Intelligence is sexy. Some of my favorite scenes were Downey on his own, interacting with the robots that help him build his suit. It is through these scenes, both the successes and the failures, that Downey shows us that although Tony is a true genius, he is not perfect. He failed and failed big, which makes this superhero more human than some.

The best part of these scenes is that, because the robots with which he interacts are not people, they are not in awe and Tony treats them as friends. Jarvis reminded me of Alfred in cyber form, sarcasm and all. “Dummy” reminded me of R2-D2. A robot, yet infused with humanity and caring. The second time that the robot douses Tony in fire retardant, I roared with laughter and I was moved when he brought the “old” heart to Tony’s level.

The laughter is what makes this movie work so well. So many other movies of this genre that I have seen are very dark and take themselves very seriously. This one was just the opposite. It has at its core a serious theme, the redemption of an incredibly flawed man. Yet, the redemption doesn’t come at the cost of Tony losing who he is at his core, nor does it come at the cost of light or wit.

This is not to imply that the redemption is not taken seriously. Downey manages to play Tony’s disillusionment and fury at Stane’s betrayal at just the right level. He is clearly affected, but instead of sulking, he puts on his suit and goes to work.

The special effects are fantastic, culminating in two of the best action sequences I have seen in a while. Iron Man being chased by the fighter jets was exciting and tense, while still managing to incorporate the film’s signature humor. The final showdown was beautifully done. I believed that the two characters we had come to know were inside those suits.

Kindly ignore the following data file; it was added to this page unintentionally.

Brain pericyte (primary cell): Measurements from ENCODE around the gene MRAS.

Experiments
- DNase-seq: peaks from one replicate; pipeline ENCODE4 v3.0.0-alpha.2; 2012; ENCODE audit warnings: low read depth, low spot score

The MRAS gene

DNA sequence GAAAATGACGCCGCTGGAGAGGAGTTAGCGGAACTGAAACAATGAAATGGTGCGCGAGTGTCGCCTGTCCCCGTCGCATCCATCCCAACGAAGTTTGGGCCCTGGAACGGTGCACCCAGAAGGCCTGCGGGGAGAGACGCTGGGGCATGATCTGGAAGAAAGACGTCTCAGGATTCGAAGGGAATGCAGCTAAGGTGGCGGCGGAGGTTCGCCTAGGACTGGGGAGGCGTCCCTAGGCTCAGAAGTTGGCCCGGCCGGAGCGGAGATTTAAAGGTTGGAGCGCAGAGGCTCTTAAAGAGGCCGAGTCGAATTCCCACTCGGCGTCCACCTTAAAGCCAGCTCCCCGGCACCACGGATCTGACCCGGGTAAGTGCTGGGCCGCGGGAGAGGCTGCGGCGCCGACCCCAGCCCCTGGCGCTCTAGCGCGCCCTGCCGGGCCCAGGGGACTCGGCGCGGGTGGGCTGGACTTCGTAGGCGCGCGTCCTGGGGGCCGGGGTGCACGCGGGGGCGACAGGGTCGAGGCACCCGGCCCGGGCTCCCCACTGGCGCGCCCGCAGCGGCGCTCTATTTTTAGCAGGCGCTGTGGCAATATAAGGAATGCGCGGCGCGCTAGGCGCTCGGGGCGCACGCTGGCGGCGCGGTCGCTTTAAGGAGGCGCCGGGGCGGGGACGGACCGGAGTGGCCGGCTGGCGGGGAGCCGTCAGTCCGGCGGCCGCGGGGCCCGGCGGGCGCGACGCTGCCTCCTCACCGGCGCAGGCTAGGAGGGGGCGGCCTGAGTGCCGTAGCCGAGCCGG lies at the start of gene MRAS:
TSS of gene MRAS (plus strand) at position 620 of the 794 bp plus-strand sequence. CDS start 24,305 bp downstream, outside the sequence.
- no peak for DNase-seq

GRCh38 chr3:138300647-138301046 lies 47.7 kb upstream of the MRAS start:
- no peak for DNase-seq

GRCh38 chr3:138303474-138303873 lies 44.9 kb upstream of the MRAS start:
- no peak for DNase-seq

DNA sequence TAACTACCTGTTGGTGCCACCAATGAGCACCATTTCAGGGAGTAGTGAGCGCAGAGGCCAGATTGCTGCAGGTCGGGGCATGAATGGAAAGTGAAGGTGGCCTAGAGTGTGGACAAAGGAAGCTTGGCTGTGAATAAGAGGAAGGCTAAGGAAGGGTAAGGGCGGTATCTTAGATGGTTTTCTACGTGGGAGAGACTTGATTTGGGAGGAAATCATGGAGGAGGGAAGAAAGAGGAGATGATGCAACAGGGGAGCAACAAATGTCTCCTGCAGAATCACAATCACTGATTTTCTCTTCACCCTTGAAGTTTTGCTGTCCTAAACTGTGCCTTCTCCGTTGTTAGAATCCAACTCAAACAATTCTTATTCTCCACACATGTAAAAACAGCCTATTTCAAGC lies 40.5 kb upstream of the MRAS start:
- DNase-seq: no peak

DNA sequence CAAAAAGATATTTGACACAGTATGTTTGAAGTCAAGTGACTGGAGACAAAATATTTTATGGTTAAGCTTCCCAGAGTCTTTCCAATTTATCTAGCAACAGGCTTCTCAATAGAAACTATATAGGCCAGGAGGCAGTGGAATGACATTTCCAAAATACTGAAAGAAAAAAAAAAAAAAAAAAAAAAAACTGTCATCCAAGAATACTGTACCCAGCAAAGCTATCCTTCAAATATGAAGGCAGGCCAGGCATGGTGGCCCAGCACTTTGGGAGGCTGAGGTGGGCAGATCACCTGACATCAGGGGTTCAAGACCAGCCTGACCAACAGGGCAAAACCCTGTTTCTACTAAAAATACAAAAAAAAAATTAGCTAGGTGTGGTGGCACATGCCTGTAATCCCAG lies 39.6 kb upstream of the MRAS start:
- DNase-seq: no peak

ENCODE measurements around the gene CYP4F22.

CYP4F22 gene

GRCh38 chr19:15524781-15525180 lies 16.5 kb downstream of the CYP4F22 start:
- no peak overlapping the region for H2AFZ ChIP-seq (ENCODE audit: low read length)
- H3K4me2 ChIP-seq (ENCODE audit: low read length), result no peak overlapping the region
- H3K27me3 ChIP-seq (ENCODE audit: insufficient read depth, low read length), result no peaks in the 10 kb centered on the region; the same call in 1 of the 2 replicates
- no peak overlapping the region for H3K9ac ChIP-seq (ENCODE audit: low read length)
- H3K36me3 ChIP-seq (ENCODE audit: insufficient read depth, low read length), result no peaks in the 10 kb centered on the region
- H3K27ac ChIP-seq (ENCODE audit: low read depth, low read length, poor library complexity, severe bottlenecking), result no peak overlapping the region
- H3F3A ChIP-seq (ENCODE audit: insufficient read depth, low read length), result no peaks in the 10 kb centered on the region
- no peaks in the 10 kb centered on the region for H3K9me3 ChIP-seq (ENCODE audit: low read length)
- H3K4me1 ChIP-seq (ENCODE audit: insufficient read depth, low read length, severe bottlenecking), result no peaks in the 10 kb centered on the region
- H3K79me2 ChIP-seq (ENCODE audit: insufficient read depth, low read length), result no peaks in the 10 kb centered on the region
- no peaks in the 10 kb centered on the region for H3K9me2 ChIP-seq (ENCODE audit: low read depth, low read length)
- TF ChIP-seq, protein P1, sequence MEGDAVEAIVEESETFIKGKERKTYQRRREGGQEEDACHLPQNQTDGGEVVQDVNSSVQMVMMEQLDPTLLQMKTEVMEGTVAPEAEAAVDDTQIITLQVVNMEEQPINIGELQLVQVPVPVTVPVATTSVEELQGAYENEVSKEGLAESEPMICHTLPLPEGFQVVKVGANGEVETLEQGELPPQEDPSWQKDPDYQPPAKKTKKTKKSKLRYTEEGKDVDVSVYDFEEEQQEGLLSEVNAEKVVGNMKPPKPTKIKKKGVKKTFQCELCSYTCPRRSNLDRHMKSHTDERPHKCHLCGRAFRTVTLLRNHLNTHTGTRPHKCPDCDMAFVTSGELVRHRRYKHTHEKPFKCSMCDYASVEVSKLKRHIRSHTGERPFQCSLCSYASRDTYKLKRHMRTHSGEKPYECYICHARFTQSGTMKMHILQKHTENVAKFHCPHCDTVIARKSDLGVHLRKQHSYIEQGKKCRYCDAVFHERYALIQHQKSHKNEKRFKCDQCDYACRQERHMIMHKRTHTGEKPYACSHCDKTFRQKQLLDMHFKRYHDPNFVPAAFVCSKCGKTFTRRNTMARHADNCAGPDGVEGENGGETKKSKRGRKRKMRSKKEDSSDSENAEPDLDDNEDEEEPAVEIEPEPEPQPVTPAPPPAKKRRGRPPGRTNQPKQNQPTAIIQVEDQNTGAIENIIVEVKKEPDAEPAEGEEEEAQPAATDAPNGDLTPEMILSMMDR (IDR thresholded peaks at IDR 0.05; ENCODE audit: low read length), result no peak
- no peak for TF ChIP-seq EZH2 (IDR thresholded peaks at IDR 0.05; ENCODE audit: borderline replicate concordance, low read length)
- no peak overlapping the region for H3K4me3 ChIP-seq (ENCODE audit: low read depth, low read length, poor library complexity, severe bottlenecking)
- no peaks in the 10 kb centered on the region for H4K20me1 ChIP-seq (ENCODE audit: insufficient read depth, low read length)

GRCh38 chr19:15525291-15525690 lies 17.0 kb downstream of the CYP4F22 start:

Was this movie perfect? No. Several of the sequences went on too long and the Afghan villains were a tad too stock. But, these are small quibbles about a movie that managed to surprise me by how good it was. And, make sure you sit through the credits. Iron Man 2 will not sit in its envelope for long.

Three and a half out of four press conferences that change the game.

5 comments:

sunbunny said...

I can't believe we hadn't already reviewed Iron Man! Great review Chris, I feel pretty much exactly the same way. For me to like a superhero/action movie, there needs to be a lot of humor and some real emotional stakes and this fits the bill perfectly.

Like you, I'm not a comic book person (something about the visual format just does not appeal to me) but I was able to follow the story with ease.

I love RDJ's Tony Stark. I love how he's basically a super genius version of RDJ. You can't help loving him immediately.